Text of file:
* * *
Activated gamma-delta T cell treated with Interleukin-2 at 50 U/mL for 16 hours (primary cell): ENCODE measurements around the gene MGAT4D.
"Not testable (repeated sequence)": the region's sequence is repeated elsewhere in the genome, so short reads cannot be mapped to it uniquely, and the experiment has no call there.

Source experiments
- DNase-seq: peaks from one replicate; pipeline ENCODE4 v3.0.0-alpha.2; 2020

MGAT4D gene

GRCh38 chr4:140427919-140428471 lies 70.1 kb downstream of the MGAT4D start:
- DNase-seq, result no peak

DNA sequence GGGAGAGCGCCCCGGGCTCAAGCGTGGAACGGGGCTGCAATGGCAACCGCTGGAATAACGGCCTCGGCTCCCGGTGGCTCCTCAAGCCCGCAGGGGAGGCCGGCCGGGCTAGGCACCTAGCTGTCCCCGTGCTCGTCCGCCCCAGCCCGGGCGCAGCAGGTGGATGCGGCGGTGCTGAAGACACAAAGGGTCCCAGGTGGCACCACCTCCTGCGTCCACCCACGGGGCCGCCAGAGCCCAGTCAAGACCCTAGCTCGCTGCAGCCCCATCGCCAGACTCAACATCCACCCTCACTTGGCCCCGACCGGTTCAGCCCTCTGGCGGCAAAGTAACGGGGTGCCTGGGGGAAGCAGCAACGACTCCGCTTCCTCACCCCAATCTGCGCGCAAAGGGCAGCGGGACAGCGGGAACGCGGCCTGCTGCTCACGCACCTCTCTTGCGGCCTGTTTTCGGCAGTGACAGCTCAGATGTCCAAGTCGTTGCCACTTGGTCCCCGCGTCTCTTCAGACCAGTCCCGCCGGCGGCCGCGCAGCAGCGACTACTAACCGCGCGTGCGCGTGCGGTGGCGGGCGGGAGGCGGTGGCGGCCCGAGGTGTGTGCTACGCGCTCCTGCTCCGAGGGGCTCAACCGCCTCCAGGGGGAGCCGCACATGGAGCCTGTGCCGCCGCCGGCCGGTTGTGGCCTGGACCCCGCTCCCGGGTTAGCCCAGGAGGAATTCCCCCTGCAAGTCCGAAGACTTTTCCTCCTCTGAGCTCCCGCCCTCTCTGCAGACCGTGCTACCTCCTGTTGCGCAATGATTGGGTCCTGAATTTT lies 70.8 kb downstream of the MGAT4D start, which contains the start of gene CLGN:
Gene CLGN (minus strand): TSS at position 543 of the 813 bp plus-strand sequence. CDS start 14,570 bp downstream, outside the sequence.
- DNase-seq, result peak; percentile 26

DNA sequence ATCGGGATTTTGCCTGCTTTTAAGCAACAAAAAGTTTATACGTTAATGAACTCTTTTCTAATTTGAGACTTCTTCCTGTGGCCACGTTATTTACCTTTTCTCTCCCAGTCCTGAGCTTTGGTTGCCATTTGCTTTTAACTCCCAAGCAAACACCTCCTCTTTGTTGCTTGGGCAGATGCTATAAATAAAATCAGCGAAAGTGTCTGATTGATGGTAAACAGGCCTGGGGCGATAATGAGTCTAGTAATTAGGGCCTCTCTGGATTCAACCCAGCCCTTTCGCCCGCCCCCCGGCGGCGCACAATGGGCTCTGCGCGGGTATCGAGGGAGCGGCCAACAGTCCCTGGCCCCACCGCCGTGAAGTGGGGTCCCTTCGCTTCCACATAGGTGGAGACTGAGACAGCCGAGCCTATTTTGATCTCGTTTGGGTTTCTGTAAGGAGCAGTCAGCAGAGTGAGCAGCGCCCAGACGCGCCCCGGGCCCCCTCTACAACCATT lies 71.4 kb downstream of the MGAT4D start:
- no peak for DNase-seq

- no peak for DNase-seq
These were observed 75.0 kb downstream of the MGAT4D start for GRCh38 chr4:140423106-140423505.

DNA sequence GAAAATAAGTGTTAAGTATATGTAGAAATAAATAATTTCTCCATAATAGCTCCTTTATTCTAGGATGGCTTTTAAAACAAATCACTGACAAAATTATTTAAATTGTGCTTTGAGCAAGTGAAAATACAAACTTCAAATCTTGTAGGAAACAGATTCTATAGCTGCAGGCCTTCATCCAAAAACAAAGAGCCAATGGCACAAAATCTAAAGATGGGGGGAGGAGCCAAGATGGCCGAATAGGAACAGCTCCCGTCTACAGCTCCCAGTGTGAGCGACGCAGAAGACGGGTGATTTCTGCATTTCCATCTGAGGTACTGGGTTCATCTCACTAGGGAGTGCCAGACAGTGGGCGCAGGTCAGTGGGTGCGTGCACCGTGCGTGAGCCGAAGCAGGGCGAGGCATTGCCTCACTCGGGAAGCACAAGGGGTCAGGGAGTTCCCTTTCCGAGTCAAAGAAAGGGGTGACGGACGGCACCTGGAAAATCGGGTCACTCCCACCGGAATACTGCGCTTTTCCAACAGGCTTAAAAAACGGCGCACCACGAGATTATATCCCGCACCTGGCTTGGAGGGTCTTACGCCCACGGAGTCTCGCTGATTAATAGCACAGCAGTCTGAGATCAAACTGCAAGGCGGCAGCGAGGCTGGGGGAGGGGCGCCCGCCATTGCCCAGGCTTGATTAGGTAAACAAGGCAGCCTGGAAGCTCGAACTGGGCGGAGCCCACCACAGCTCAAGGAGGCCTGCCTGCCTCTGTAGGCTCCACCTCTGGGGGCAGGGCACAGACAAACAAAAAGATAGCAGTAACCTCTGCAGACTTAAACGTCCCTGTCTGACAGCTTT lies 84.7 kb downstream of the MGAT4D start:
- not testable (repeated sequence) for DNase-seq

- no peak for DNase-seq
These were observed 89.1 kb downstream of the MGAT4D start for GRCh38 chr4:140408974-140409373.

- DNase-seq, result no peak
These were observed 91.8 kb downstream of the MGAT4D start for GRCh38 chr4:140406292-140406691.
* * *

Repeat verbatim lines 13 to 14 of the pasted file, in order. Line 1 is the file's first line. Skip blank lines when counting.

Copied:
- no peak for DNase-seq
These were observed 75.0 kb downstream of the MGAT4D start for GRCh38 chr4:140423106-140423505.